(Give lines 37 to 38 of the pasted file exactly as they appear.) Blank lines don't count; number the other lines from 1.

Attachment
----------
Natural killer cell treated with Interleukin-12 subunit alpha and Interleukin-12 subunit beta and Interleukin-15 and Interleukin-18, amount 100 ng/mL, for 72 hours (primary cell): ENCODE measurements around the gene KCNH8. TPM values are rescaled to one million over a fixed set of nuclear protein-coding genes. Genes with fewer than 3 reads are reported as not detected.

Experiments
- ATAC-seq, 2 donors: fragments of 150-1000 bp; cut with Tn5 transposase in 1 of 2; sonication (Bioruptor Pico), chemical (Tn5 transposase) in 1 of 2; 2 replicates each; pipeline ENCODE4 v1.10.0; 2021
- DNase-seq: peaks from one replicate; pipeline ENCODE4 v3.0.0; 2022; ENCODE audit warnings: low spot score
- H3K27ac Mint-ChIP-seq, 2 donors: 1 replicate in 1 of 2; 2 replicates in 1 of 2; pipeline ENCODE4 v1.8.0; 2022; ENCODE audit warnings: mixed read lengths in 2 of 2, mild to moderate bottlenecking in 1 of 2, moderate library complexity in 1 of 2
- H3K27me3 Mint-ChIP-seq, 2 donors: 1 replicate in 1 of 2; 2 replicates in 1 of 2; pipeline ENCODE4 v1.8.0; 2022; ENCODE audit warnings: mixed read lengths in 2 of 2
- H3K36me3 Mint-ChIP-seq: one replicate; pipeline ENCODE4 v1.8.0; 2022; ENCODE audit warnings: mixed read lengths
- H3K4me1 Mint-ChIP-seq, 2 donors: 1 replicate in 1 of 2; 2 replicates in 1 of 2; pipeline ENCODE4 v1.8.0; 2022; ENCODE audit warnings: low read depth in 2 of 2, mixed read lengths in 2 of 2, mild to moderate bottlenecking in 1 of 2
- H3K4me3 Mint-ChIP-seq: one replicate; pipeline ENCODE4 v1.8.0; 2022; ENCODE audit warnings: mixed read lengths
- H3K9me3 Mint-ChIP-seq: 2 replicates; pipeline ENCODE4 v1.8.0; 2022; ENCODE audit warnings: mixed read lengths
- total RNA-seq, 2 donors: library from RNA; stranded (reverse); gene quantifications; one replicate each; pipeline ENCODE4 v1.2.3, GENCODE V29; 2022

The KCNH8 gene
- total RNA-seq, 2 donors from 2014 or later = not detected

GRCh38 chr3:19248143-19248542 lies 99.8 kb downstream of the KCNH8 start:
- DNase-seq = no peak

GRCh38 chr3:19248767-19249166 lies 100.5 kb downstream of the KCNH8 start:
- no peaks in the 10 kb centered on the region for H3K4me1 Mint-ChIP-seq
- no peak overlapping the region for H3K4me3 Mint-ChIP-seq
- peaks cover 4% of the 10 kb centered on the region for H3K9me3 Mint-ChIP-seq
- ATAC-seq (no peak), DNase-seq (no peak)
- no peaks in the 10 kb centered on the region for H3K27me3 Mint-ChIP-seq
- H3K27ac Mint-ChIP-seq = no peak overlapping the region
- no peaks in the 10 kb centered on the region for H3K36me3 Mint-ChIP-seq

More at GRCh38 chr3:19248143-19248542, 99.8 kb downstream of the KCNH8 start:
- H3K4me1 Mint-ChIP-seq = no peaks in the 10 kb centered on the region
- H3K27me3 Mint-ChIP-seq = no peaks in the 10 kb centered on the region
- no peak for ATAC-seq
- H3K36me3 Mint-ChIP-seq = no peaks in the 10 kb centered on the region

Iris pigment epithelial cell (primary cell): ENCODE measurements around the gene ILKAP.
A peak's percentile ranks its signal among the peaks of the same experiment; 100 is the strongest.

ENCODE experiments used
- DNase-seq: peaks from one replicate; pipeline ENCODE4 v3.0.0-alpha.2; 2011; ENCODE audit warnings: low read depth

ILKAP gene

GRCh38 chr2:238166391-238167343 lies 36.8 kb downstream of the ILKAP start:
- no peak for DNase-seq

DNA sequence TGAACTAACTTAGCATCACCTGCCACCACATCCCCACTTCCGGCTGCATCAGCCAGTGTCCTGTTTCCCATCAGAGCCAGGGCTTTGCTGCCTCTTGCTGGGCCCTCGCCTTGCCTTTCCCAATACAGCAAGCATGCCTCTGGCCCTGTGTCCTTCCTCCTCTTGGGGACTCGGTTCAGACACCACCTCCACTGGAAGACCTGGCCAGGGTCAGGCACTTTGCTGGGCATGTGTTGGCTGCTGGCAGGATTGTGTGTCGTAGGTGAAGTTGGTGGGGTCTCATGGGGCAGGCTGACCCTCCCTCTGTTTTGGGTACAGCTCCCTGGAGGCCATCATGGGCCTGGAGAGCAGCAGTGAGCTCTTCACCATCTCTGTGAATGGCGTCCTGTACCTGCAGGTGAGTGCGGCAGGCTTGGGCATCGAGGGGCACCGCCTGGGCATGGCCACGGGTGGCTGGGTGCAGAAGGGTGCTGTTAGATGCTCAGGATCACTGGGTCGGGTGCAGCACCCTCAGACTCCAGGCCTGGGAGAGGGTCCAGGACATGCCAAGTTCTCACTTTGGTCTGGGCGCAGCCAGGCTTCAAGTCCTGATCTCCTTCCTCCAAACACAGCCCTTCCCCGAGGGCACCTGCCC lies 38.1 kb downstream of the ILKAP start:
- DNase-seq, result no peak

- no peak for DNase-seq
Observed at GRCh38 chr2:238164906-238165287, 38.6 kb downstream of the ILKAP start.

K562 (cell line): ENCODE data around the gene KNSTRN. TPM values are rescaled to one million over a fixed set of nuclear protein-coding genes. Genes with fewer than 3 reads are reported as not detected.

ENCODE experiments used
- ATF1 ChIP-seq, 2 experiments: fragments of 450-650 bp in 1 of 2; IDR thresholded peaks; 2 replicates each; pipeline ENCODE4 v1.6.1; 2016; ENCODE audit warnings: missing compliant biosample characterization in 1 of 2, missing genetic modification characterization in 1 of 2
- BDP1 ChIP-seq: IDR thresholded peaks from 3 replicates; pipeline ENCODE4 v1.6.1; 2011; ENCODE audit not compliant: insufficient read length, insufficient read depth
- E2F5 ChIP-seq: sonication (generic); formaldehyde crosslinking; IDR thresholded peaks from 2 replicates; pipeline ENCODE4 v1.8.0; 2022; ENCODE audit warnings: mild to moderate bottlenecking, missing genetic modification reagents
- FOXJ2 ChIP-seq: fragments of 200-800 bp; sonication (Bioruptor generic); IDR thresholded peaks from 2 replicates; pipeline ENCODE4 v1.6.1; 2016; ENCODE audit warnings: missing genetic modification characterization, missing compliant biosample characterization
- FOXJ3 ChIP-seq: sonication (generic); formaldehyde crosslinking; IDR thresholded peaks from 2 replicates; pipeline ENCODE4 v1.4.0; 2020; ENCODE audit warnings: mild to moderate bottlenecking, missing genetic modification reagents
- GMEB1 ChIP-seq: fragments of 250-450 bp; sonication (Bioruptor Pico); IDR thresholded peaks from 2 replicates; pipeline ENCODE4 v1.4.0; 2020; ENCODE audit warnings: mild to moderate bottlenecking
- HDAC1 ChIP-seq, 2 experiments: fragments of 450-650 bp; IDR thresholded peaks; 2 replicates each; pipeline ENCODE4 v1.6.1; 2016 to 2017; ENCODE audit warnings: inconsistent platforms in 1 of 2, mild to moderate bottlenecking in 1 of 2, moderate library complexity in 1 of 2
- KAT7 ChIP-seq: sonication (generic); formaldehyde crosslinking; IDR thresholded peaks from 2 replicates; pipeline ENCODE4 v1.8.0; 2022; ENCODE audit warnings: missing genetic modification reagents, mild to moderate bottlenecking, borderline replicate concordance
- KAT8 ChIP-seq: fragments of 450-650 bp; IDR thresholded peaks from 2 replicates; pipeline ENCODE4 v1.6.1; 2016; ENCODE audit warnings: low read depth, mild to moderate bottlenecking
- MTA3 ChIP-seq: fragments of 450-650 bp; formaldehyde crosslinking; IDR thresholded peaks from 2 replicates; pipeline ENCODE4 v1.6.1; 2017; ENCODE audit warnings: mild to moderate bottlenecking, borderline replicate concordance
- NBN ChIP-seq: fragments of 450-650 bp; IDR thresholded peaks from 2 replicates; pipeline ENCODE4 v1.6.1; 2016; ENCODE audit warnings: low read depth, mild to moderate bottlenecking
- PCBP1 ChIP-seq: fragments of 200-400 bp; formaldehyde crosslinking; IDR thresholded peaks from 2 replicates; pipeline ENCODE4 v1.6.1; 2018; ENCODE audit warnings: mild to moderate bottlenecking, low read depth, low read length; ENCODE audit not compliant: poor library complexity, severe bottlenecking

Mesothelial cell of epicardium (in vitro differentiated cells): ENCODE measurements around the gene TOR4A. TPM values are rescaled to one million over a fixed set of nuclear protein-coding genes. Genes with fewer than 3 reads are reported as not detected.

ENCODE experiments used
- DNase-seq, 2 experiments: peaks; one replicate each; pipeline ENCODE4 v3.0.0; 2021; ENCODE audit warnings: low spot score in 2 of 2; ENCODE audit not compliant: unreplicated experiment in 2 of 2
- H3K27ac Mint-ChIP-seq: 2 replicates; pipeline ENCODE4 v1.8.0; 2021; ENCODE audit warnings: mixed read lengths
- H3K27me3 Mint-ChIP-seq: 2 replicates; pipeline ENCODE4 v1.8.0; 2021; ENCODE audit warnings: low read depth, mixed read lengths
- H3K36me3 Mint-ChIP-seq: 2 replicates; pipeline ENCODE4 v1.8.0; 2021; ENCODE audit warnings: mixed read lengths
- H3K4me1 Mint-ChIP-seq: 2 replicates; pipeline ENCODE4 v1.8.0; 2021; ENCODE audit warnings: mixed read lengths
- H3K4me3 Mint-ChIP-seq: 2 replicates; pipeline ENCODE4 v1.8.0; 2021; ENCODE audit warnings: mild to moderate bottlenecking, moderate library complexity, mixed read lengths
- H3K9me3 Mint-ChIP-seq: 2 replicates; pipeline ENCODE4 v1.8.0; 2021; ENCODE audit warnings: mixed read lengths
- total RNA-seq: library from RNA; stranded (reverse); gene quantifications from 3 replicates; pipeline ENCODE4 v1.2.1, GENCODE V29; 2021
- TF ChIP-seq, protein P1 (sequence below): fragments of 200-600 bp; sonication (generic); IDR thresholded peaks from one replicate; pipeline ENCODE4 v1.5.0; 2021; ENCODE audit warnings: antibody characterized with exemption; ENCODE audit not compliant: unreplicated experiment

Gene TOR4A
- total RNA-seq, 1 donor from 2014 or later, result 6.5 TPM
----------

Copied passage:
- DNase-seq, result no peak

- no peak for DNase-seq